Listen to the Dirtbike Guru


LEE THEIS IS A DIRT MAN. He builds dirtbike tracks, and he promotes dirtbike racing in several classes throughout the Midwest. A former racer, Theis has been involved in dirtbike racing for more than 20 years. He's a man worth listening to when he talks about the reasons for the slide in the retail sales of dirtbikes — even though there is continuing interest in the sport among riders.

Theis owns and operates several related companies, the most visible being, the motorsports promotions company based in suburban Minneapolis that hosted more than 90 events last year. His events draw about 15,000 entries for races and practices annually and are viewed by close to 35,000 spectators.

Motokazie promotes events for motocross, Supercross, pit bikes, supermoto and special ATVs. Theis also builds tracks through his Motokazie Motocross Track Builders company ( Theis' team builds about two dozen private dirtbike tracks and 20 commercial Supercross tracks each year. Over the last decade, he's built more than 200 tracks in the U.S.

Theis' business obviously is tied closely to dirtbikes, and he's not happy about what he's been seeing over the last several years. His revenues and the number of riders participating in his events are down about 20 percent since 2003, his peak year.

The decline that Theis is seeing is much less than the one reported by the Motorcycle Industry Council (MIC) — one reason for optimism. In 2005, MIC member companies reported dirtbike sales of just under 277,000 units, off about 13,000 units or 4 percent from the previous year. The decline continued in 2006 when sales slipped another 9 percent (25,000 units) and 2007 when sales dropped a whopping 17 percent to about 209,000 units.

In the first quarter this year, the sharp drop continued. Retail sales through March this year were off 17 percent (41,000 units sold), down from the 50,000 units sold in during Q1 2007.


Theis says his numbers remain stronger than the retail sales figures reported by the MIC because his riders don't buy a new bike every year, so his business is declining at a slower rate than retail sales figures.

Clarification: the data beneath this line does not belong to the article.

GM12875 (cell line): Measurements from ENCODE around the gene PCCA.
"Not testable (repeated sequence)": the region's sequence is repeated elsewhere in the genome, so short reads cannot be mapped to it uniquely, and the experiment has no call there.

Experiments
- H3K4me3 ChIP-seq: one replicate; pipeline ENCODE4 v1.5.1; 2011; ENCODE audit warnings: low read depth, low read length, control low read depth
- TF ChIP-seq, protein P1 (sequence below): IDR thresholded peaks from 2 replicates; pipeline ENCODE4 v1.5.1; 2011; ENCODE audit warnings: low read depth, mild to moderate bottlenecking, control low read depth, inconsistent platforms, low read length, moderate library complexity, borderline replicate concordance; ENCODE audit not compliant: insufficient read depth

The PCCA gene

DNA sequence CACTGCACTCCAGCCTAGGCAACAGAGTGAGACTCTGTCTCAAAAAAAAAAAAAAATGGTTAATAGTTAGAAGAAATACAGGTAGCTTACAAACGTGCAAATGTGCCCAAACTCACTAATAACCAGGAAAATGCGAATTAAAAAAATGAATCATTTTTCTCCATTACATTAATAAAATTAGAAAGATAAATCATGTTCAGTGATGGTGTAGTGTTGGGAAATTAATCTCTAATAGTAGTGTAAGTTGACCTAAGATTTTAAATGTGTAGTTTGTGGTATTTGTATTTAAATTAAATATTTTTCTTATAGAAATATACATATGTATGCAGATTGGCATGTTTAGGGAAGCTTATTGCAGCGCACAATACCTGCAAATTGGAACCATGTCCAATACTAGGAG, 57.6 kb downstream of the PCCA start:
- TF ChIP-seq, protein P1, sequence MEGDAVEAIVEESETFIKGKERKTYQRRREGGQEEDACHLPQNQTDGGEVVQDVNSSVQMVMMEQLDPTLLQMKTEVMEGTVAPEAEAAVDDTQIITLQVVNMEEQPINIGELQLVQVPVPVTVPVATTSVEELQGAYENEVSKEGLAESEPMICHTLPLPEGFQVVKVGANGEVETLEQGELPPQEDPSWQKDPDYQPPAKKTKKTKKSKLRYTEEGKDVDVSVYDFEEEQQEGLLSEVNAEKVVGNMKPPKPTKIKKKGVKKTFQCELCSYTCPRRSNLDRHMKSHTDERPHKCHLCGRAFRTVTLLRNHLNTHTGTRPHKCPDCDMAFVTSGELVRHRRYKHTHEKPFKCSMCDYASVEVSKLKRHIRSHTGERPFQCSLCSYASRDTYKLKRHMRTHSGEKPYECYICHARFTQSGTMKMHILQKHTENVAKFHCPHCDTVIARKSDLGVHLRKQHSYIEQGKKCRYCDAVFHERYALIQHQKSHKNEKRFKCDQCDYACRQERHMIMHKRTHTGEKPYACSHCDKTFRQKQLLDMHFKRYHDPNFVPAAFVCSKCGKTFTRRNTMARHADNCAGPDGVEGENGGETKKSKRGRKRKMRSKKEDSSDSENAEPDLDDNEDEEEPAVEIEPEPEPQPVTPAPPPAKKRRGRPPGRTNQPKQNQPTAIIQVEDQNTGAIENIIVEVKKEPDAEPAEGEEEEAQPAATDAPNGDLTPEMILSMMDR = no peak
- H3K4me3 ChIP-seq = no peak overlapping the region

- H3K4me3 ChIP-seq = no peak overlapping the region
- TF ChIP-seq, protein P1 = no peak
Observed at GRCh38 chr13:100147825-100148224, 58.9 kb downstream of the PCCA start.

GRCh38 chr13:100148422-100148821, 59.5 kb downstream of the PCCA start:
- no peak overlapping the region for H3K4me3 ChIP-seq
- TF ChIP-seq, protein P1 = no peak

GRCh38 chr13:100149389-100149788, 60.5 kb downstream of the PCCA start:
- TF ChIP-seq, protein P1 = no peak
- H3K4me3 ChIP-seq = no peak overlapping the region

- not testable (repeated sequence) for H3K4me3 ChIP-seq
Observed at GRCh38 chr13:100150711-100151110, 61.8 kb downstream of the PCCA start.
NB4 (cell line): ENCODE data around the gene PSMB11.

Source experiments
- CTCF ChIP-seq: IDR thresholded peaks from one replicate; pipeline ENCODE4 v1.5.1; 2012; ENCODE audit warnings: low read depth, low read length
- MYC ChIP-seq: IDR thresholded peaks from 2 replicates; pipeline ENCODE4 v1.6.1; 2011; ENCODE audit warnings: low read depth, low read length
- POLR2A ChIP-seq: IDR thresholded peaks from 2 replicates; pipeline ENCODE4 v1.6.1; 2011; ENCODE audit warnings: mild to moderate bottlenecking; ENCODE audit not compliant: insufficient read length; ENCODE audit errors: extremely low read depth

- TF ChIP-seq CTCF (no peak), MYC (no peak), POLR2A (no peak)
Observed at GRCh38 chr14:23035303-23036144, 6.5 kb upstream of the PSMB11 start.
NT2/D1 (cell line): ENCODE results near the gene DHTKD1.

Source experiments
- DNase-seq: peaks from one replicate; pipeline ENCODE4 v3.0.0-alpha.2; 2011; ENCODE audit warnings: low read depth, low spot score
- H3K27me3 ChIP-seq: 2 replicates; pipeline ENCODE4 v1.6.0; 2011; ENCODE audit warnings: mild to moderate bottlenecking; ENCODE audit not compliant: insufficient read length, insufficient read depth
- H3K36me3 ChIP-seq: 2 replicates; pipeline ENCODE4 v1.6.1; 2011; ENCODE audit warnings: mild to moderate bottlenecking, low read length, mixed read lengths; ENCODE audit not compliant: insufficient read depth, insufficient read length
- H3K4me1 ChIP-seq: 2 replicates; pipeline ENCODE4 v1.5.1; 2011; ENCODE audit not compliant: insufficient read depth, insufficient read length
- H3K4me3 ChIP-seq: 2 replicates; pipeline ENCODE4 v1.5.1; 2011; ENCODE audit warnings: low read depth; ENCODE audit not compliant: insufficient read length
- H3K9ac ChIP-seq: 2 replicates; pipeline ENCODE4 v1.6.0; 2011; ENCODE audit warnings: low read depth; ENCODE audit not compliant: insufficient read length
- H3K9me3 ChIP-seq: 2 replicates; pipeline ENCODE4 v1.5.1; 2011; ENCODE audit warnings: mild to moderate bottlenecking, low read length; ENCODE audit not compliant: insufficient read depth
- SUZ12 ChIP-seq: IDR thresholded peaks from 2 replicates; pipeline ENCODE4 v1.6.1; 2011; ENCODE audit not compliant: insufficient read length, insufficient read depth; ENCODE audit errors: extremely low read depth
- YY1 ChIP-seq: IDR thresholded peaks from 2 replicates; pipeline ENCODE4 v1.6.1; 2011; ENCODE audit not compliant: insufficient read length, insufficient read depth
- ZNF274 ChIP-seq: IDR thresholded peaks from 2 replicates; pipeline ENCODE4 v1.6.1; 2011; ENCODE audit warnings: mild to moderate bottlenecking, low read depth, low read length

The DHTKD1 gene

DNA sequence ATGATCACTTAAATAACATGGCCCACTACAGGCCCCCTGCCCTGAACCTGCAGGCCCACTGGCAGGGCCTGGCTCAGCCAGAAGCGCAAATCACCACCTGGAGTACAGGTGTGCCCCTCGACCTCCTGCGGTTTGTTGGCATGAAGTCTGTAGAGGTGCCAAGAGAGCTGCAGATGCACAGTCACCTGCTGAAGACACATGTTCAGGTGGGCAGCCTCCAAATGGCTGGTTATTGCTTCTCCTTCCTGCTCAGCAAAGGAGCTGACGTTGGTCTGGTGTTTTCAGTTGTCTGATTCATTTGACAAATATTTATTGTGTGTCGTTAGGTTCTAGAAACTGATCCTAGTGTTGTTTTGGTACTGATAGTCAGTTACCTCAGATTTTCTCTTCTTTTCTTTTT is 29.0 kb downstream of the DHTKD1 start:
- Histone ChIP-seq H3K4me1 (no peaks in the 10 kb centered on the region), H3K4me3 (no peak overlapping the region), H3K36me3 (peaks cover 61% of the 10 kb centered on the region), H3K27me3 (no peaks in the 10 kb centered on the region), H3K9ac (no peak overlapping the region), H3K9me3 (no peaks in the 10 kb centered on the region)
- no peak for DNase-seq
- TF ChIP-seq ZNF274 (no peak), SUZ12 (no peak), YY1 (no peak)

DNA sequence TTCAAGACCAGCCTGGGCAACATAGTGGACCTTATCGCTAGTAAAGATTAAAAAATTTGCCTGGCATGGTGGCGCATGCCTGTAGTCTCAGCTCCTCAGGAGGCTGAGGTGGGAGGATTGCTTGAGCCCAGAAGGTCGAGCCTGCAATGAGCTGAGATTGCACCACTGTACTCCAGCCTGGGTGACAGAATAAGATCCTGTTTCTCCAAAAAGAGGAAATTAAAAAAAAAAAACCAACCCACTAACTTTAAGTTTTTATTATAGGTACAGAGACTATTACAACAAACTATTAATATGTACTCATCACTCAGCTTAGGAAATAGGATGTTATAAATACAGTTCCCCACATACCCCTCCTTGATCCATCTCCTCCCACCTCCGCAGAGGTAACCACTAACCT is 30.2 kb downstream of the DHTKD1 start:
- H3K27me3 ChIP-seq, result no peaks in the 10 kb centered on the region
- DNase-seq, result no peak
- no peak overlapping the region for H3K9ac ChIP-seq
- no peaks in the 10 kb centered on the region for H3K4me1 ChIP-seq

"My guys can ride an older bike," he says. "That's why my numbers are better than the MIC. My guys can ride five-year-old bikes if they can't afford a new one."

There might be reason for some optimism hidden among the gloomy figures reported by the MIC. Theis believes that dirtbike riders haven't abandoned the sport; they simply don't have the disposable income to support it right now.

"It's not that they don't like (the sport) any more," says Theis, "They can't afford it. Most of the [drop off] in dirtbike sales has to do with economic reasons. There are a lot of people who want to ride, but they just can't afford it."

Theis ticks off three factors that have knocked his riders off the track:

  • Dirtbike riders, especially the ones who participate in events promoted by Theis, tend to be blue-collar workers. These are the people most affected by the economic slowdown and housing slump. "They're just running low on disposable income," he says.
  • Increased fuel costs really hurt racers and dirt bike riders who have to drive long distances to find open space on which to ride.
  • The shift to four-strokes from two-strokes. "[Bikes] cost more to buy and more to maintain," he points out. The former racer says he used to buy a 250cc bike for $4,000; today, a comparable model costs about $6,500. Drivetrains today cost $1,600, perhaps four times what they used to cost.

Sound is a problem. Thies would like OEMs to reduce noise levels by several decibels — to about 96 dB. "Overall, it would be good for our sport," he says. A 3dB drop is easy to do and would mean a reduction of only about 1.5 hp, he notes.

The availability of riding areas also is declining, he agrees, a situation that won't improve on its own. "Today, [in Minnesota] you have to go three or four hours to find open riding or trail riding."

Noise and riding areas: We've heard those complaints before. But perhaps if we make changes in these two areas, we'll be ready to meet increased consumer demand when the economy turns around.

Joe Delmont can be reached at or 952-893-6876.